Conditions for EM currencies have worsened further as global bond yields have rebounded after the Italian election-inspired disruption and as EM credit spreads have shown further signs of strain. The odd indicator out remains suppressed market volatility, as low volatility and strong risk appetite in developed markets rarely coincides with EM currency distress. This week’s FOMC meeting could throw a lifeline to emerging markets if the Fed slows its quantitative tightening schedule and/or loosens its commitment to the current pace of rate hikes. But this is far from a sure thing, as the Fed may be looking for more flexibility rather than trying to make the explicit dovish shift that would provide some more profound near-term relief for EMs.
EM developments over the last week
A few specific EM currency developments for the EN currencies with the widest performance swings this week:.
TRY: the Turkish lira managed a resilient performance last week after the Turkish central bank hiked the repo rate 125 basis points in a move that few anticipated. The extreme TRY carry helps to offset the strain on Turkey’s credit spread, which has worsened back toward the worst levels for the cycle even as the lira exchange rate has at least attempted a recovery. The currency weakness should begin to right the current account situation in the months ahead as well. The next critical steps for Turkey lie on the other side of the June 24 presidential election and how President Erdogan responds to the flogging the country’s exchange rate has been administered by global markets. Has he been cowed or could he reach for desperate measures? The potential is there for a full blown crisis and even default if conditions for EM worsen further and Turkey’s leadership makes the “wrong” decisions.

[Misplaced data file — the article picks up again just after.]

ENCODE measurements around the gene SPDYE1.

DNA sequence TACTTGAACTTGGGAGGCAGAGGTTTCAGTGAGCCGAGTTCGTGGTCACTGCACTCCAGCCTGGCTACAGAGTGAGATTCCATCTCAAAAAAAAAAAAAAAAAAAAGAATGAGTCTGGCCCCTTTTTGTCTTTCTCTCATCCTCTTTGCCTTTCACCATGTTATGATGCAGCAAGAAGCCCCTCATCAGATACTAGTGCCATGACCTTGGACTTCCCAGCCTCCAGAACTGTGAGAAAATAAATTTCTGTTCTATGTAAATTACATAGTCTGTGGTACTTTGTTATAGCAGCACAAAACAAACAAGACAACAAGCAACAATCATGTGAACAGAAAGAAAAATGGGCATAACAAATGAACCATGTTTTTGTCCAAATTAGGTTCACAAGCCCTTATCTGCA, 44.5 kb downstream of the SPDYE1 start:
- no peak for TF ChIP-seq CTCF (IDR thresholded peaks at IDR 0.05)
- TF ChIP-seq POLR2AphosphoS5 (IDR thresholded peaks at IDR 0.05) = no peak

BRL: The Brazilian real saw a roller coaster ride over the last couple of weeks, first lurching into an ugly slide even after a paralysing strike concluded as a rising popular chorus supports military intervention and the right-wing populist Bolsonaro gained political momentum from the episode. Last Friday, however, the Brazilian central bank made a more pointed promise to deliver enough intervention to stem the flow out of the currency, and the BRL rallied to recover all of the losses over the prior week. The actual spread on Brazilian USD-denominated debt versus a US treasury counterpart has not improved, however, as we point out below, so the sustainability of the real’s comeback is still an open question as the country faces a long wait until October elections and the new angle of (also an echo of Brazil’s past) right-wing populism and the military in the mix.
Chart: We highlight a quartet of the EM currencies below for which credit spreads on USD denominated debt has worsened again recently to, or close to, cycle wides. Without improvement in the appetite for EM assets, the currencies will remain under pressure and the recent volatility may have also seen hedging demand for existing portfolio exposures picking up. All four of the countries charted below have sufficiently large external debt loads that point to the risk of the situation getting worse if authorities can’t improve foreign investor confidence. Note the remarkable situation in South Africa as well, where the specific USD bond yield spread is almost back to where it was when the currency was under the most pressure during the final portion of former President Zuma’s rule late last year.